KUALA LUMPUR, Feb 11 — Lawyer Nik Elin Zurina Nik Abdul Rashid said she lodged three police reports over the death threats she has been receiving for challenging the constitutionality of Kelantan’s state laws.

The lawyer said she had lost count of the number of threats she received.

“There have been countless threats on my life, along with numerous other online attacks and [threats to] ‘slaughter’ me.

“I have lost count of how many threats there have been because these individuals do not understand,” she told English daily New Straits Times in its podcast.


She clarified that the constitutional challenge was not political, neither was it an attack on Islam.

“Now they have even questioned the prime minister when it has nothing to do with the prime minister or any particular political party,” she reportedly said.

Nik Elin said she hopes the public would be properly informed on the details of why her legal team had challenged Kelantan’s state law, instead of blindly following others.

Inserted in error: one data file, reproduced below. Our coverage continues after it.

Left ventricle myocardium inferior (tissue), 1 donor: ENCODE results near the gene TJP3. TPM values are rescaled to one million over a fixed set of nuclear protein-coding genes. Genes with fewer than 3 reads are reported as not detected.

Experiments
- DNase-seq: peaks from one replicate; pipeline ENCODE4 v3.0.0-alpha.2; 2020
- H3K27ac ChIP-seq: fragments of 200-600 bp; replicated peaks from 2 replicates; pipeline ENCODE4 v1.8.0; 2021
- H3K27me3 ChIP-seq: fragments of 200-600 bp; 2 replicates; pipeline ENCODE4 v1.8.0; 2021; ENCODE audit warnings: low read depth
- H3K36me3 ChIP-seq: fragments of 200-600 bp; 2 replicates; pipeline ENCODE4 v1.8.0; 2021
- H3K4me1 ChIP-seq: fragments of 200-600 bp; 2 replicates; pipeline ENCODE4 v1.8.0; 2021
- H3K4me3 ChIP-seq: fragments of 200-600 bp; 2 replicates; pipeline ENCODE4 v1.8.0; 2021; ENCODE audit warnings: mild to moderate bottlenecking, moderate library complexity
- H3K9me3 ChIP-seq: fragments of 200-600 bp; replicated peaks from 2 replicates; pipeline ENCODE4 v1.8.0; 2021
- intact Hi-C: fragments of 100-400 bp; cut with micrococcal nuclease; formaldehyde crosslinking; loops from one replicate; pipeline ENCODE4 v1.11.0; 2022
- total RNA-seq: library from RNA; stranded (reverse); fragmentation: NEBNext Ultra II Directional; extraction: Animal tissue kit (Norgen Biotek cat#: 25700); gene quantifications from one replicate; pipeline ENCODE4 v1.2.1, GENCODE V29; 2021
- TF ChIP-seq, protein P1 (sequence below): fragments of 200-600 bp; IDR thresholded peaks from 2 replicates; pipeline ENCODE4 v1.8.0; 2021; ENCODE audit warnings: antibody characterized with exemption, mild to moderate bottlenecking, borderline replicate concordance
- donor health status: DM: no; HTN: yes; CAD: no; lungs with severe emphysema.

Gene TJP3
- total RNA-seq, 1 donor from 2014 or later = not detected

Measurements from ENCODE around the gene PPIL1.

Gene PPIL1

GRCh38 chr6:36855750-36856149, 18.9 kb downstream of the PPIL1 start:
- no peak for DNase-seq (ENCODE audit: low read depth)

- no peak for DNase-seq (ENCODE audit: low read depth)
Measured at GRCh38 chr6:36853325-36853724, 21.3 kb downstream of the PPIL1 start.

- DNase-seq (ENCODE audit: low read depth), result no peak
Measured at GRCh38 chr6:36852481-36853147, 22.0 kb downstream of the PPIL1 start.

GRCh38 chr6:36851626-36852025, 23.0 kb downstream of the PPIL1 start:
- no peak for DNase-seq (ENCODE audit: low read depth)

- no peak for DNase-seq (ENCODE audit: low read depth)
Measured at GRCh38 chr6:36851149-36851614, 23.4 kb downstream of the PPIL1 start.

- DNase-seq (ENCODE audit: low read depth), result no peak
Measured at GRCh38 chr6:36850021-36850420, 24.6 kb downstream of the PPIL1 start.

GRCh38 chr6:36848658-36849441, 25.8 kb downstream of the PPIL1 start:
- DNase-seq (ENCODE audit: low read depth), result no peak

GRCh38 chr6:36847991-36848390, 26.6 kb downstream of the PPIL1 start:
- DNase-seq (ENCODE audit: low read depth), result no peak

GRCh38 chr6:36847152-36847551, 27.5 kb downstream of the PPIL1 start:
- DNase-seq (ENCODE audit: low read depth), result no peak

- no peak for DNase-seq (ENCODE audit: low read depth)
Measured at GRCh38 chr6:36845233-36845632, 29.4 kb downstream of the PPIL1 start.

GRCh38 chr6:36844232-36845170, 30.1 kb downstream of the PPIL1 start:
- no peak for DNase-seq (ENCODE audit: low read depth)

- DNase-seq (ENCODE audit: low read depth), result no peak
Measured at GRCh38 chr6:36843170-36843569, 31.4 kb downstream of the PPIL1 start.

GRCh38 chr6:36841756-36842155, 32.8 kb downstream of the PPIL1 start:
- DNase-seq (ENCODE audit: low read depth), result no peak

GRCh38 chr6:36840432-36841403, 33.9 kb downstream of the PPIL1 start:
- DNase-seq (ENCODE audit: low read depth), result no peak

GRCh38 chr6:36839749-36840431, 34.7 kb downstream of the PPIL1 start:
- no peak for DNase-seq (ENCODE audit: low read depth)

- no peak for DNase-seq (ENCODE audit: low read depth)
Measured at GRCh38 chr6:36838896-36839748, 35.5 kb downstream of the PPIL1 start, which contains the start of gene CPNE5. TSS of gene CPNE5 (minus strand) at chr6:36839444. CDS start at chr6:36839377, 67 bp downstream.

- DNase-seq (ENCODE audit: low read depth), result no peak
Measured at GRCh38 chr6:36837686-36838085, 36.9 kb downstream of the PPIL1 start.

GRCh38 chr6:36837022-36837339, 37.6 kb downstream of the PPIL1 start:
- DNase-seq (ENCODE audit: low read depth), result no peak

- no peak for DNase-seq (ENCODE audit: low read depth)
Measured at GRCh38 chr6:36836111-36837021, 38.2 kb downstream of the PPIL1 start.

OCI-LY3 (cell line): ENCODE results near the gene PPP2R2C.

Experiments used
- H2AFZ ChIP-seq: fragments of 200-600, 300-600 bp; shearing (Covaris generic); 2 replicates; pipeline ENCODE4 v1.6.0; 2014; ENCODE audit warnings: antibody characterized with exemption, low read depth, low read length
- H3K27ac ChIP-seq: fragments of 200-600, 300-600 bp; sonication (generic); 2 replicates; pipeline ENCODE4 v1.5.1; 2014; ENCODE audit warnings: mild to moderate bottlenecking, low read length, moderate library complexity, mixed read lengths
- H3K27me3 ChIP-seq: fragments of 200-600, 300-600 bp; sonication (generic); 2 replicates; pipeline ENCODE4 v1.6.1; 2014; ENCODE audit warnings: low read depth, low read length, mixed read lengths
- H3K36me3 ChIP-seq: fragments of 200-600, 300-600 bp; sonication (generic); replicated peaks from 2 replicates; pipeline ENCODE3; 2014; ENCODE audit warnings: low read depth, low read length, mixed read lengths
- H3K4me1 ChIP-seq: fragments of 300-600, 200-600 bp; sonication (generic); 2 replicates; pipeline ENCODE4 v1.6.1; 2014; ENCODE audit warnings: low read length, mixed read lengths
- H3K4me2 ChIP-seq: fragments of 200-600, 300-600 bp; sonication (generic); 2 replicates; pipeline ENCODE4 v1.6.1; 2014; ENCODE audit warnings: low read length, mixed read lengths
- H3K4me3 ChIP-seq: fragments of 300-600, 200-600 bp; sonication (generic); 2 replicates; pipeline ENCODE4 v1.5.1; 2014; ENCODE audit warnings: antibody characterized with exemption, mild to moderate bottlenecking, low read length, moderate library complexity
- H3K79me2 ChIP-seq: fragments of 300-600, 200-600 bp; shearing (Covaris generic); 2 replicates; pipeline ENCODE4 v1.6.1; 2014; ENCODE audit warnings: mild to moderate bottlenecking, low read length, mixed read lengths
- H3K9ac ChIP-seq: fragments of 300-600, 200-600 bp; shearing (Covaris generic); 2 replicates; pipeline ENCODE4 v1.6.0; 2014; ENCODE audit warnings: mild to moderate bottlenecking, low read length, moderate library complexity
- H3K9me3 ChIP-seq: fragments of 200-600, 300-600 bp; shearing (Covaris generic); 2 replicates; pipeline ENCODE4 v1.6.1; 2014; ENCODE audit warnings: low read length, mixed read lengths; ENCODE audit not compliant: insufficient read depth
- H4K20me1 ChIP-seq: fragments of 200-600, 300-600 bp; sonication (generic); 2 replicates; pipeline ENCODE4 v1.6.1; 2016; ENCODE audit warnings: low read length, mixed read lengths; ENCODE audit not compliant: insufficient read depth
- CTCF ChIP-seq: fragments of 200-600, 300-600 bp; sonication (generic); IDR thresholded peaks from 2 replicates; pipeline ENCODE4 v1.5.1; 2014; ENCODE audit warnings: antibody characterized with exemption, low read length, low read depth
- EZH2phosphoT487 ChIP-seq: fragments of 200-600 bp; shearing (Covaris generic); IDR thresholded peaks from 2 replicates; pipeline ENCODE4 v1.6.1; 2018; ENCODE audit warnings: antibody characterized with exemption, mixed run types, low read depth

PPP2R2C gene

“If only they would take the time to read and understand the laws and the reasons behind the challenge, they would understand. All they seem to do is blindly follow the instructions of their political leaders.

“Islam to us is about love, mercy, and peace, their actions are the opposite of this,” she reportedly said.

Nik Elin and her daughter Tengku Yasmin Natasha Tengku Abdul Rahman challenged the constitutionality and validity of 18 provisions under the Kelantan Shariah Criminal Code (l) Enactment 2019, claiming that the Kelantan State Legislature does not have the power to enact laws on these offences because there are federal laws covering the same.

The Federal Court decided in their favour on Friday and declared that 16 out of 18 provisions of Kelantan’s Shariah Criminal Code (I) Enactment 2019 were invalid, as the Kelantan state legislative assembly had overstepped its powers or had no powers to make such laws.

Following the win, Nik Elin said the Federal Court’s ruling on the constitutionality of several provisions under the Kelantan Shariah criminal enactment is a testament to the Federal Constitution as the supreme law of the nation.

Acknowledging the court’s ruling, Nik Elin said her challenge had nothing to do with Islamic doctrines but rather the competency of state legislative assemblies as determined by the Federal Court.